Other options (depending on trim) include rain-sensing wipers and HD radio. There are also several packages available (depending on trim) that include a Monochrome Appearance package that provides a body-color grille, a rear spoiler and 18-inch wheels. The highlights of the Luxury package include chrome exterior accents, premium leather upholstery (with contrasting stitching/piping), unique alloy wheels and illuminated front door sills. Reverse parking sensors are a stand-alone option on all models except the S.

Performance & mpg

The 2011 Ford Fusion features three different engines. The base power plant -- standard on S, SE and SEL models -- is a 2.5-liter four-cylinder engine that produces 175 hp and 172 pound-feet of torque. This mill comes with a six-speed manual transmission by default, while a six-speed automatic with manual shift control is optional.

A 3.0-liter V6 (240 hp and 223 lb-ft) is optional on SE and SEL models, and it's only available with the six-speed automatic. The Sport model comes exclusively with a more powerful 3.5-liter V6 (263 hp and 249 lb-ft). The automatic is standard here, too. All-wheel drive is optional on the Sport and V6-powered SEL.

In testing, we found a V6-powered Fusion SEL went from zero to 60 mph in 7.3 seconds, which is a bit slower than most other V6-powered family sedans. Fuel economy ratings for the four-cylinder Fusion with the automatic check in at 22 mpg city/31 mpg highway and 25 mpg combined. The 3.0-liter V6 has a 20/28/23 mpg rating and the 3.5-liter V6 drops to 18/27/21 mpg.


Antilock disc brakes, stability control, front-seat side airbags and side curtain airbags are standard on all Fusions. In government crash testing, the Fusion earned a top five-star rating for its protection of front occupants in head-on collisions. In the side-impact test, the Fusion earned five stars for front passengers and four stars for those in the rear. In Insurance Institute for Highway Safety tests, the Fusion earned a top rating of "Good" in both the frontal-offset and side-impact tests.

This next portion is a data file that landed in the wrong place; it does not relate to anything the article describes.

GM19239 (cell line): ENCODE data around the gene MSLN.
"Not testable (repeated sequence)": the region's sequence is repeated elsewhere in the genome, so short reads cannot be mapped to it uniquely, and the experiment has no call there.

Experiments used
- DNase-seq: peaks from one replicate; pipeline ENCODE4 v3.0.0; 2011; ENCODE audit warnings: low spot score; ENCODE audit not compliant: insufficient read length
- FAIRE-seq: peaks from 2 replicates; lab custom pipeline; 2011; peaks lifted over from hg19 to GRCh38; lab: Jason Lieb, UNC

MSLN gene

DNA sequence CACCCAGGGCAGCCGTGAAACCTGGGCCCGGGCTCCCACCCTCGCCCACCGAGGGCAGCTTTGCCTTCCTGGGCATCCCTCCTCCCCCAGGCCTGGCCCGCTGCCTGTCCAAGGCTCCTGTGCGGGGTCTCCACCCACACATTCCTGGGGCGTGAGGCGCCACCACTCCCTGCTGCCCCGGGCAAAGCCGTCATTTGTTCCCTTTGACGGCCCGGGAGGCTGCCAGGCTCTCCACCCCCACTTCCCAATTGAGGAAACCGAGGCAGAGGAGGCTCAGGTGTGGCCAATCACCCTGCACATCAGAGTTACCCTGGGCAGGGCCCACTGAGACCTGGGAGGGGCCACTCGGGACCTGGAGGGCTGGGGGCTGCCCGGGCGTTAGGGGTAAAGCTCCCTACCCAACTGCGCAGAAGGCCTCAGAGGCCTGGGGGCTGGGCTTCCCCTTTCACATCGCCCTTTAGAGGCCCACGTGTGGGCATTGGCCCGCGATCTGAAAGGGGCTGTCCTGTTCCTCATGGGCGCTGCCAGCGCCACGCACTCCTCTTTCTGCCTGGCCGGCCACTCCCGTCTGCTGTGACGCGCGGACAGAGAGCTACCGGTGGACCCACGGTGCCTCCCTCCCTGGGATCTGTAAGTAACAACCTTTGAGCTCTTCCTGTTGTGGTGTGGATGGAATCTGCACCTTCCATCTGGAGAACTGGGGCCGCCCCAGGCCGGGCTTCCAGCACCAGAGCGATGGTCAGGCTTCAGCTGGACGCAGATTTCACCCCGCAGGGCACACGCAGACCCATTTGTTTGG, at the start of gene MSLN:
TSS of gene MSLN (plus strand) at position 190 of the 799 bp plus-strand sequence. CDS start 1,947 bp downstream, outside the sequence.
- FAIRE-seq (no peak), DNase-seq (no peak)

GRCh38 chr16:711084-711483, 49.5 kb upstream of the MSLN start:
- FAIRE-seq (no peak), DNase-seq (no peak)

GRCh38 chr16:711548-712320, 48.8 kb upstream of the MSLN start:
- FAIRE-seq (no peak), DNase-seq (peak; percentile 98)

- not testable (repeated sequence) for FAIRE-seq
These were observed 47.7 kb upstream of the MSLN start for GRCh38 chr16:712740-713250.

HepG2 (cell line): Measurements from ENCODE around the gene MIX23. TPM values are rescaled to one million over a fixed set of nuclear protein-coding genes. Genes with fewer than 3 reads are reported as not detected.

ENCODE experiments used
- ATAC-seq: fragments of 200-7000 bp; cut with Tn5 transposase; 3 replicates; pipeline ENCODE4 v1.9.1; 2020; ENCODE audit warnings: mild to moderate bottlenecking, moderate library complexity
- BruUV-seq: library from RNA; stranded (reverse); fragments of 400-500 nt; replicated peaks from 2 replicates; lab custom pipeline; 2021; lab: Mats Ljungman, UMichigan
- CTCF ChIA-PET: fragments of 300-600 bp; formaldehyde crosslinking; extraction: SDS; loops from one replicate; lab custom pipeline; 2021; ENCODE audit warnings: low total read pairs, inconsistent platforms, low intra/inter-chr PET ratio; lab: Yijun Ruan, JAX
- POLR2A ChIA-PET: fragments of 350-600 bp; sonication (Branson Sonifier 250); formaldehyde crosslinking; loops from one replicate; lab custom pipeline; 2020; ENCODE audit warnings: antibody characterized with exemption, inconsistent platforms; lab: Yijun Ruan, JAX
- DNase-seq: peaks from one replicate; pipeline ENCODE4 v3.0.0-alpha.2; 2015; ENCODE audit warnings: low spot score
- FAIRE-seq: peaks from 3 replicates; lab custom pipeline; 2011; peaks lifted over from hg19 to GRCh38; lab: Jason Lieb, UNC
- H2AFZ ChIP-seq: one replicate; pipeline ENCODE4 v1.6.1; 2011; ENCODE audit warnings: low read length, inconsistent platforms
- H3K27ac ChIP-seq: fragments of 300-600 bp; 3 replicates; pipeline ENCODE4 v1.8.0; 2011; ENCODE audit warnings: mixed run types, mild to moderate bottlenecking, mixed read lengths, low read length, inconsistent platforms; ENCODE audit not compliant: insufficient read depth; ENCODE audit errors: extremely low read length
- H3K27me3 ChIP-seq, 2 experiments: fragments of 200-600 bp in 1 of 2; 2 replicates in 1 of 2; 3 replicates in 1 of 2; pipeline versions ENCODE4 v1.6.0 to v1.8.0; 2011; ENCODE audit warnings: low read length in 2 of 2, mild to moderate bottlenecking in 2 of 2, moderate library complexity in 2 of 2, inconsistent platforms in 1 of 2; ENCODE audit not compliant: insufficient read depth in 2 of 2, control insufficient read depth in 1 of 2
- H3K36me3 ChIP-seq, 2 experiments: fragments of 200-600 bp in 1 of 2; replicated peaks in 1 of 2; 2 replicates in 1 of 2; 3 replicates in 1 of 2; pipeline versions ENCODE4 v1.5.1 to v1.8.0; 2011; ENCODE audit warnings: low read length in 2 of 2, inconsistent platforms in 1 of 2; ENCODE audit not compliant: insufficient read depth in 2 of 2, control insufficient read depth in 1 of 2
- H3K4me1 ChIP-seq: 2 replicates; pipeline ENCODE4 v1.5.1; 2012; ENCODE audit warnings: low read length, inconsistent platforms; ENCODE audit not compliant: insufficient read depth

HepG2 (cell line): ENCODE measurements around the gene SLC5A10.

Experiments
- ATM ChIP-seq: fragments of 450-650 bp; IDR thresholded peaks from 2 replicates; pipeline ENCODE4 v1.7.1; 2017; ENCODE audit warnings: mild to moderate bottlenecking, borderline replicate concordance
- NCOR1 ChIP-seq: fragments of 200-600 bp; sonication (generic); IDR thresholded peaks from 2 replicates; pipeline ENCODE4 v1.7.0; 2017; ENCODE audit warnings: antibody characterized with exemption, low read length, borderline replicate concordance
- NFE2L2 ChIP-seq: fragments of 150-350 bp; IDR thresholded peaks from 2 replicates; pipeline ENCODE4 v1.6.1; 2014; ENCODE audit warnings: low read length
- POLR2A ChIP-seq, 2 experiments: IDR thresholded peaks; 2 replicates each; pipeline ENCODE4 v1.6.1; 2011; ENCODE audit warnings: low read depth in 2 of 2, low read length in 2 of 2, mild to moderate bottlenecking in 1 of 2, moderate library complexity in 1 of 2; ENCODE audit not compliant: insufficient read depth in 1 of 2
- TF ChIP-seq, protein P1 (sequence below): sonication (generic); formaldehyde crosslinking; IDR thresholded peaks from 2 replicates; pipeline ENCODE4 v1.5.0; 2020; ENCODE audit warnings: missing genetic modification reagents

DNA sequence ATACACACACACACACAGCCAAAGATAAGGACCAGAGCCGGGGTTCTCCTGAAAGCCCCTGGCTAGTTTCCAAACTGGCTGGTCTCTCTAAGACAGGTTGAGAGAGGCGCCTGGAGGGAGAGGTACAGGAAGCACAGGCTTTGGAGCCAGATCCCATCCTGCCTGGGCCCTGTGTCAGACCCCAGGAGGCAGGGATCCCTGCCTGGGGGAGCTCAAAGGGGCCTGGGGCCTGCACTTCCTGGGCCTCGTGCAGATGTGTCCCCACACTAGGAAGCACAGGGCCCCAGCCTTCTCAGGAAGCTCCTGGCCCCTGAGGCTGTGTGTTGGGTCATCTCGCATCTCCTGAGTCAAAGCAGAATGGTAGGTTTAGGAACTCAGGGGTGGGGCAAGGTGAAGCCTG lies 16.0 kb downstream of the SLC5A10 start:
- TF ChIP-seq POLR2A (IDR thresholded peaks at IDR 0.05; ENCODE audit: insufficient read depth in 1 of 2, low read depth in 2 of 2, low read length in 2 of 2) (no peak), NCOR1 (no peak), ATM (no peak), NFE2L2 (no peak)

The 2011 Ford Fusion is one of the most engaging family sedans from the driver's perspective. Body control through corners is impressive, yet the ride remains comfortable and hushed. The Sport model feels particularly buttoned-down thanks to its sport-tuned suspension. Performance from the base four-cylinder is adequate, and while the revised 3.0-liter V6 is still down on power compared to its rivals, it's plenty capable for most shoppers in this segment. Should you find the 3.0-liter unit lacking, the 3.5-liter V6 is a good match for competing V6s. On the downside, the electric power steering on non-Sport models is light and numb, and the four-cylinder engine makes raucous noises during spirited acceleration.


The 2011 Ford Fusion's cabin features soft-touch materials and a somewhat austere but attractive design. The center stack is a bit busy, however, with a lot of similar-looking and -feeling buttons. The available Sync system works great, integrating audio and Bluetooth functionality with voice-recognition technology to provide easy hands-free operation of cell phones and portable MP3 players.

There's plenty of room for passengers in the Fusion. While Ford's midsizer isn't the largest car in its class, its generous interior dimensions prove that such sedans need not be as controversially large as the Accord or Mazda 6 in order to accommodate families' needs. A pair of adults will be content in back, and storage space is adequate. The 16.5-cubic-foot trunk is one of the largest around, and the split-folding rear seat enables larger items to be carried inside the car.

Edmunds expert review process

This review was written by a member of Edmunds' editorial team of expert car reviewers. Our team drives every car you can buy. We put the vehicles through rigorous testing, evaluating how they drive and comparing them in detail to their competitors.

We're also regular people like you, so we pay attention to all the different ways people use their cars every day. We want to know if there's enough room for our families and our weekend gear and whether or not our favorite drink fits in the cupholder. Our editors want to help you make the best decision on a car that fits your life.